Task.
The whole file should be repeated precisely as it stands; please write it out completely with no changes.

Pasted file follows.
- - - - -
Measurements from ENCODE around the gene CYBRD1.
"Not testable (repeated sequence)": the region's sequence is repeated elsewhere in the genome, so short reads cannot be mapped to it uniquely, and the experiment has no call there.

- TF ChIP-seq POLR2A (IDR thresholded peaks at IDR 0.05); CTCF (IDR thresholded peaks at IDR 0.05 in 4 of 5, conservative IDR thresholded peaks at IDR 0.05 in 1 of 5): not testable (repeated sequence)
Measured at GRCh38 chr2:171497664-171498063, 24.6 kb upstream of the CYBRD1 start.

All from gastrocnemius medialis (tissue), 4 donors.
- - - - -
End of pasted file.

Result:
Measurements from ENCODE around the gene CYBRD1.
"Not testable (repeated sequence)": the region's sequence is repeated elsewhere in the genome, so short reads cannot be mapped to it uniquely, and the experiment has no call there.

- TF ChIP-seq POLR2A (IDR thresholded peaks at IDR 0.05); CTCF (IDR thresholded peaks at IDR 0.05 in 4 of 5, conservative IDR thresholded peaks at IDR 0.05 in 1 of 5): not testable (repeated sequence)
Measured at GRCh38 chr2:171497664-171498063, 24.6 kb upstream of the CYBRD1 start.

All from gastrocnemius medialis (tissue), 4 donors.